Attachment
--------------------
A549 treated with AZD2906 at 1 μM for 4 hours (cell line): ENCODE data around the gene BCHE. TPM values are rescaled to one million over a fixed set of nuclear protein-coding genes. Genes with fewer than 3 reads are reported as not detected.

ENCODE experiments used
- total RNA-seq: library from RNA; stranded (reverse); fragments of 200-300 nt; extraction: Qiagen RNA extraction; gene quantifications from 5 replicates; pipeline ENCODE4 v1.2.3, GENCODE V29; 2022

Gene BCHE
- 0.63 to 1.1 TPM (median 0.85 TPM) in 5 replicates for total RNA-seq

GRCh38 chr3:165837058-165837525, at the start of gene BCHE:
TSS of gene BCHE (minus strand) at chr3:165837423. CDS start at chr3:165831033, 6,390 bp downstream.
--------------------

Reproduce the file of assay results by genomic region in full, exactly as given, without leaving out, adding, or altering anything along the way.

A549 treated with AZD2906 at 1 μM for 4 hours (cell line): ENCODE data around the gene BCHE. TPM values are rescaled to one million over a fixed set of nuclear protein-coding genes. Genes with fewer than 3 reads are reported as not detected.

ENCODE experiments used
- total RNA-seq: library from RNA; stranded (reverse); fragments of 200-300 nt; extraction: Qiagen RNA extraction; gene quantifications from 5 replicates; pipeline ENCODE4 v1.2.3, GENCODE V29; 2022

Gene BCHE
- 0.63 to 1.1 TPM (median 0.85 TPM) in 5 replicates for total RNA-seq

GRCh38 chr3:165837058-165837525, at the start of gene BCHE:
TSS of gene BCHE (minus strand) at chr3:165837423. CDS start at chr3:165831033, 6,390 bp downstream.